Tuesday, December 21, 2010

Before cell phones (updated)

-- George V. Higgins, The Friends of Eddie Coyle (Knopf 1971), p.23.Cool excerpt
I finished the book in one sitting and felt as if I’d been set free. So this is how you do it. ... What I learned from George Higgins was to relax, not to be so rigid in trying to make the prose sound like writing, to be more aware of the rhythms of coarse speech and the use of obscenities. Most of all George Higgins showed me how to get into scenes without wasting time, without setting up the scene, where the characters are and what they look like. In other words hook the reader right away. I also realized that criminals can appear to be ordinary people and have some of the same concerns as the rest of us. ... My take on The Friends of Eddie Coyle, for example -- which I have listed a number of times as the best crime novel ever written -- it makes The Maltese Falcon read like Nancy Drew.--Elmore Leonard.
Coyle was published in 1971. Right around the time Leonard switched from writing westerns, primarily, to writing thrillers.1969 - The Big Bounce
1970 - The Moonshine War
1970 - Valdez Is Coming
1972 - Forty Lashes Less One
1974 - Mr. Majestyk
1974 - 52 Pick-Up
1976 - Swag (which introduces the character Stick and is therefore a milestone)
Also, see if this sounds familiar (FOEC 166-167):

In the passage above there's a character named Foley. Elsewhere a key supporting player named Jackie Brown. Male and white, but still.


Tulkinghorn said...

Higgins was a genius and the fading of his reputation is unfortunate..... (His fingerprints are all over Ellroy and Pelecanos and Price.)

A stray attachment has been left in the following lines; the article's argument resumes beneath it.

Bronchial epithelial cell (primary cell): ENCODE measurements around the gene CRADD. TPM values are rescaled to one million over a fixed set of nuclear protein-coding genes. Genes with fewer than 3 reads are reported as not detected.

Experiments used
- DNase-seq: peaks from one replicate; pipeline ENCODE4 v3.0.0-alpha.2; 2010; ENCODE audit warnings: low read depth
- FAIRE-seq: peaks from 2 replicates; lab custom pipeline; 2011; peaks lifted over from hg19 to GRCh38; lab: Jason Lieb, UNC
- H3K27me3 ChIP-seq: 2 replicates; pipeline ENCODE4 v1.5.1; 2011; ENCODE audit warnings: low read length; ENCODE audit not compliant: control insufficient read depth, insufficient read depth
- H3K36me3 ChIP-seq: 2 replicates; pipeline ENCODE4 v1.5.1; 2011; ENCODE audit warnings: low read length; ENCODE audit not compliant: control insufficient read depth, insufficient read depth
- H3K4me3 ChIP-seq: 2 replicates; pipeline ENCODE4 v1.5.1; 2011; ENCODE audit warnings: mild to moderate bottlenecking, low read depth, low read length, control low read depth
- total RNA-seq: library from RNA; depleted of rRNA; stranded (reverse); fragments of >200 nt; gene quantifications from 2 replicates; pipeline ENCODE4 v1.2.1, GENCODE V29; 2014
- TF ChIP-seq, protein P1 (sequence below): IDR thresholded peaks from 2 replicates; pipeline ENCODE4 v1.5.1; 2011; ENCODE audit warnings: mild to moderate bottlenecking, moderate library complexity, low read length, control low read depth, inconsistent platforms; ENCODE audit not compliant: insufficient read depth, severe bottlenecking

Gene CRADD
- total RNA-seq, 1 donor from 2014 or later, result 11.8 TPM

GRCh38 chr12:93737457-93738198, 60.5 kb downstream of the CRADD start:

Looks like only Eddie Coyle and Higgins's last book are in print.

As we have discussed, Criterion has done a wonderful job with the movie, which is an unalloyed delight -- especially if you lived in Boston in the seventies and especially if you love (as do all right thinking people) Robert Mitchum.

David Chute said...

You left out one key successor, of course. Purely inadvertantly, I'm sure.

Dennis Lehane introduces the current reprint:

"No one, before or since, has written dialogue this scabrous, this hysterically funny, this pungently authentic -- not Elmore Leonard, who cites this novel as a primary influence, not Richard Price, not even George V. Higgins himself, who spent the rest of his career trying to fix what wasn't broken, attempting to refine his dialogue in subsequent novels to such a degree to phonetic miscalculation as to become a near parody of the mastery on display here."

Tulkinghorn said...

Dennis Lehane, of course, and David Mamet...

Left out purely by mistake.

Tulkinghorn said...

Also Tarantino

David Chute said...

QT by way of Leonard, I would have said, until I came to the cheese sandwich passage. Can't remember anything like that in Elmore.

Why movie critics should read more.